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Souza helping make a name for Chico State

SOUZA,-KYLE.jpgAsked to explain his standout senior season at Chico State, and Kyle Souza will tell you about the memorable putt of his life.
 
On the 18th hole of last year's Division II men's golf final, the native of Livermore, Calif., made a 25-footer, straight downhill with about six feet of break, for a birdie that put him into a playoff for the NCAA Championship.
 
A playoff win on the third hole would be Souza's first collegiate win. Since then, he has won three more times last fall and added an important recognition to his resume this spring: Being named as one of 28 college golfers on the Ben Hogan award Watch list, annually given to the top golfer in collegiate golf.
 
"It means so much to me," said Souza, who has a 70.87 stroke average in 2011-12. "Starting when I got to Chico, I really wanted my senior year to be all about golf. Obviously still in school, but it was really important for me to work really hard and to have my name on that list, for me I'm just really proud of the time I put in and the results show that."
Souza is one win away from earning the school record for most victories in a season, at a school you may have never heard of. But at tournaments such as the Amer Ari Invitational in Hawaii, Souza went toe-to-toe with some of college golf's household names. He had a T-6 finish despite a couple "silly bogeys" on the final day, keep alive a streak of seven straight top-10 finishes dating back to last April. More impressively, perhaps, Souza found his name ahead of six players in the Division I top-20 ranking, including Texas' Dylan Frittelli.
 
One thing's for sure--people are starting to learn more about the tiny school three hours north of San Francisco. Not only was Souza the only Division II player in the country included on the Hogan list, but his Chico State team figures to be among the contenders for a team title. (The Wildcats were ranked No. 5 in the last Golf World/Nike Golf coaches' poll of the fall.)
 
"It's great to see him on the list. There's such great Division II players and coaches on this level that don't get talked about," said coach T.L. Brown, who's in his fifth year as coach at Chico State, who walked with Souza at last year's D-II championship. "So when you do break out and get recognized, it's a special time for us. We're trying to have the team remembered, the depth is important to this program to win a national championship."
 
Brown recalls shedding tears after Souza called him as a high school senior to commit to the Chico State program. It was Brown's first year as head coach, and to be able to lure Souza away from Division I programs such as Fresno State, San Jose State and California, will be a moment he'll never forget.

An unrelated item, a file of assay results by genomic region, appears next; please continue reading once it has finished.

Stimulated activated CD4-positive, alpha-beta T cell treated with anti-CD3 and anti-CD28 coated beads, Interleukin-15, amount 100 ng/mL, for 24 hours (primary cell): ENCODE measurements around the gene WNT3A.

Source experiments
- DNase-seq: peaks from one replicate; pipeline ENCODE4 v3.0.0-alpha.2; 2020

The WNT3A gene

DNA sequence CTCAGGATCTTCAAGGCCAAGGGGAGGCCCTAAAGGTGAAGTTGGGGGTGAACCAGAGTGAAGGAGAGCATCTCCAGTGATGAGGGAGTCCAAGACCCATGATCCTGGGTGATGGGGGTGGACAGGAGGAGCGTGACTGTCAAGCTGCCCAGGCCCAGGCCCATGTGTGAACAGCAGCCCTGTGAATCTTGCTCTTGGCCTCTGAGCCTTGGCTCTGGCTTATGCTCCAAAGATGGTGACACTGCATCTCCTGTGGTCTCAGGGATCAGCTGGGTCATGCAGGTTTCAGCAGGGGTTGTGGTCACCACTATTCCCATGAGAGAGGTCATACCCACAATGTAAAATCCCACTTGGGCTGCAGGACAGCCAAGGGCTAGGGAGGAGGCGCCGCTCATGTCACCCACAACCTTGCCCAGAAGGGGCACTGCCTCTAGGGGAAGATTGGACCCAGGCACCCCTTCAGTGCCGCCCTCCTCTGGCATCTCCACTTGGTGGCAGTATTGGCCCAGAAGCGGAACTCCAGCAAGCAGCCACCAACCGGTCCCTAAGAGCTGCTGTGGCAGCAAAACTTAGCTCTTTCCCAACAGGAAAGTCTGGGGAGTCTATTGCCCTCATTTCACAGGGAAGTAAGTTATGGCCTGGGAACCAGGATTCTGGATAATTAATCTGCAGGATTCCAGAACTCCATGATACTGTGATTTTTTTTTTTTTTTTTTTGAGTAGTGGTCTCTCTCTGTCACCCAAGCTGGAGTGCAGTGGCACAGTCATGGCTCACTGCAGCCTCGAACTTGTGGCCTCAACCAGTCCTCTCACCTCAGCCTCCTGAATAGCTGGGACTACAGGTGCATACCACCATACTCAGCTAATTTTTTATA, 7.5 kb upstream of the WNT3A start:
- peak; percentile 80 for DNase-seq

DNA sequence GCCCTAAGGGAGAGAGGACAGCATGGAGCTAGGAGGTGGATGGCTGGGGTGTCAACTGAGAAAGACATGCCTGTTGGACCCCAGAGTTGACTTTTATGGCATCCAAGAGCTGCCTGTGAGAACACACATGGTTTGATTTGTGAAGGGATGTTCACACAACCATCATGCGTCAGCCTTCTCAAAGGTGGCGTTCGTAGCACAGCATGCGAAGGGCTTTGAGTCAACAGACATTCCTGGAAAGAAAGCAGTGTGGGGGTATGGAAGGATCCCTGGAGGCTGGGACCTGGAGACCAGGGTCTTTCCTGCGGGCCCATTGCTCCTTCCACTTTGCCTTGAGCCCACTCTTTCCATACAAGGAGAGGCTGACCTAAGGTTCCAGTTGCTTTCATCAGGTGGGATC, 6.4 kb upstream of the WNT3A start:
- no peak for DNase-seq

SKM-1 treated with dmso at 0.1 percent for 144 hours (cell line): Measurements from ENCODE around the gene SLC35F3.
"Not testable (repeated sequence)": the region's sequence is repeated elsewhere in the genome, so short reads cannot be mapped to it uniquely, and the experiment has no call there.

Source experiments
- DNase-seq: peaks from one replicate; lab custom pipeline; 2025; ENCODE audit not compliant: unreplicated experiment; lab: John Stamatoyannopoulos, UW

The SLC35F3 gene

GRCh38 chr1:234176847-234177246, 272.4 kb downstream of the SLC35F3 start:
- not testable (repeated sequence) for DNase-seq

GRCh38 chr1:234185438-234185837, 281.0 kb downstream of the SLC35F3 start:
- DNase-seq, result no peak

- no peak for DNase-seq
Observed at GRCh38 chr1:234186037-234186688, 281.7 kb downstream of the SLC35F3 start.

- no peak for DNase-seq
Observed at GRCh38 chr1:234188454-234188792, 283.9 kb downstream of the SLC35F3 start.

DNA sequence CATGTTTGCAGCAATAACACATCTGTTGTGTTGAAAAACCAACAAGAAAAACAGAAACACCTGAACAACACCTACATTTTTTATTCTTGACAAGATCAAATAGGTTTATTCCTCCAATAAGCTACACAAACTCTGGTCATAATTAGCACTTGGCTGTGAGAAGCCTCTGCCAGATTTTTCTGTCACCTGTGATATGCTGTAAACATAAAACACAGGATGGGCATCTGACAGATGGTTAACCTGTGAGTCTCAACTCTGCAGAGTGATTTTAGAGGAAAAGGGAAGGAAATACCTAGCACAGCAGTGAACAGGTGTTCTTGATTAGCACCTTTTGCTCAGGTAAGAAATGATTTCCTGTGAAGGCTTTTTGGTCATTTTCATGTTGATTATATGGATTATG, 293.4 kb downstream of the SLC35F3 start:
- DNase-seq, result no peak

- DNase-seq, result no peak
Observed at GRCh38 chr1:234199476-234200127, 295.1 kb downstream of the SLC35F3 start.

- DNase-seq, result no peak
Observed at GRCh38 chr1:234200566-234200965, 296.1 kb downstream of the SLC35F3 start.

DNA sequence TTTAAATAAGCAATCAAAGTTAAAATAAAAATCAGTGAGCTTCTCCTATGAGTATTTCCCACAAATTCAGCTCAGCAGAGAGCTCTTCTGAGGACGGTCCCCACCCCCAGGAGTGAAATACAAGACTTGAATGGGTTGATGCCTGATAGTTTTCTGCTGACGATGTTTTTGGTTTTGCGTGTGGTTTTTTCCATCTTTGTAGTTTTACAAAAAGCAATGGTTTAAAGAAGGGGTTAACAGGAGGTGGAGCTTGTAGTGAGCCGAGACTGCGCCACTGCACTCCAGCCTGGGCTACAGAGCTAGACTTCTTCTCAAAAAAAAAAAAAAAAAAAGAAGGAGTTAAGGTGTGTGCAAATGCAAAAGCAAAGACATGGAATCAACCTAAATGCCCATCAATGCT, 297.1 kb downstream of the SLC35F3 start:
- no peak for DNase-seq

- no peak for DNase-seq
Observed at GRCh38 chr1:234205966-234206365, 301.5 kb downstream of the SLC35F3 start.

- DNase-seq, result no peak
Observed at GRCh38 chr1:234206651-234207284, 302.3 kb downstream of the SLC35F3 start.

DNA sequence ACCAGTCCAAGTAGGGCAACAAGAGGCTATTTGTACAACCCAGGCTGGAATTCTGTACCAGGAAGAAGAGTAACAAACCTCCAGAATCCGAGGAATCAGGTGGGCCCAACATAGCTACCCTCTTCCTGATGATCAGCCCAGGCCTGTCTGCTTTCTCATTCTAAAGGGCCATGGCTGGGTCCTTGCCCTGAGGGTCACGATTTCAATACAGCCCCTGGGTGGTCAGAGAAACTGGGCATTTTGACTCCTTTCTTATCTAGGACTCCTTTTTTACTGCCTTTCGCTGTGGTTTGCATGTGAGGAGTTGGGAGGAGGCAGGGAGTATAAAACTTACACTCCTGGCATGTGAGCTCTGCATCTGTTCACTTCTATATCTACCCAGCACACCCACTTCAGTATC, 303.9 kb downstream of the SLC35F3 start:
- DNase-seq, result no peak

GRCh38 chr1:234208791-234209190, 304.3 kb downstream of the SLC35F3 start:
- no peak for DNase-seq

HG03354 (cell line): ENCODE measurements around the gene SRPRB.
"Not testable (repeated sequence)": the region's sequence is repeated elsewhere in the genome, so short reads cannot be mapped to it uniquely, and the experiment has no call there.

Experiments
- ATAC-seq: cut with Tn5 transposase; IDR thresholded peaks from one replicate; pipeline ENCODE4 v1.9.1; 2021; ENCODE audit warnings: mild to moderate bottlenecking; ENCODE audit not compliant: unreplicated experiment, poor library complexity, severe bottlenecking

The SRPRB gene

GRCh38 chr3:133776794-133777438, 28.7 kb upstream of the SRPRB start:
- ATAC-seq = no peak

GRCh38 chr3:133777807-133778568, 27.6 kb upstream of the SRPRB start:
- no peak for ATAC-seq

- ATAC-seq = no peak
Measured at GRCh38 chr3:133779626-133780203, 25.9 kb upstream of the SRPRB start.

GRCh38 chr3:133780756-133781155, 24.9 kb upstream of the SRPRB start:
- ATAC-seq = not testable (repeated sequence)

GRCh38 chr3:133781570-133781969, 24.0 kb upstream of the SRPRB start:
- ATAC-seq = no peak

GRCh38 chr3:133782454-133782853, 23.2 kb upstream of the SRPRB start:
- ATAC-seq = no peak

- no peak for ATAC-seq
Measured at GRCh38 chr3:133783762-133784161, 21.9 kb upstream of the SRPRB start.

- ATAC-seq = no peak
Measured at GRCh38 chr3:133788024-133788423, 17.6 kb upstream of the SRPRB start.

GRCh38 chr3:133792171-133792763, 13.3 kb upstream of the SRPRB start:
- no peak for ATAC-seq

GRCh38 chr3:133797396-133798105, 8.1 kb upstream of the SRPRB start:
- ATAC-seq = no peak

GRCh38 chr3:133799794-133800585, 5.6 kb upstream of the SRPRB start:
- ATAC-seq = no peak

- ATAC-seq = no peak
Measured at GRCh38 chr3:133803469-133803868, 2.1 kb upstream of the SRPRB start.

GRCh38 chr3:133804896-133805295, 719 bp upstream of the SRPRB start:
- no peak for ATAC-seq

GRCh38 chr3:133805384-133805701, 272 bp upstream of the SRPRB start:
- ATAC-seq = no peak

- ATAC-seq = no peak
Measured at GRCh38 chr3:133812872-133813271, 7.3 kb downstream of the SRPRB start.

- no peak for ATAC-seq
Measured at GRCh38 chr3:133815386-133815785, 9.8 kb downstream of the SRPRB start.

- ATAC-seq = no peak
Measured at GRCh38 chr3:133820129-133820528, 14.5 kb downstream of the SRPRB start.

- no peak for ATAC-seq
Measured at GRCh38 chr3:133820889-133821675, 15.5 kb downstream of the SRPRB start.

Thanks to the recognition and elevated play this year, Souza says he has received several invitations into summer amateur events. The invite he's hoping for the most, however, is to represent the United States in this June's Palmer Cup at Royal County Down in Northern Ireland. If not, Souza's plan is to turn pro and hit the road with fellow teammate, Eric Frazzetta, playing state opens and Canadian Tour qualifiers, chasing their dream.
 
But before that, Souza and Frazzetta, both seniors who've roomed together since freshman year who know each other so well that they "can finish each others' sentences" and also model each others' swings after each other (Souza's never had a swing coach, and attributes watching PGA Tour events in high school to learning how to swing. Growing up on a ranch, Souza and his father set up a net and a hitting mat in their barn. Every day in high school, he would drive to their local golf course to practice on the practice green).

The duo hope to bring home the first title for their program since 1966.
 
At least, they're giving people are getting a bit of a geography lesson.
 
"We get asked pretty much every tournament where Chico is. Even from Division II players they don't know where it is," said Souza. "I think slowly everyone's opening their eyes and realizing this is a great program that will continue to grow in the next couple of years."

In no small part thanks to Souza.
 
-- Stephen Hennessey

 

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July 28, 2014

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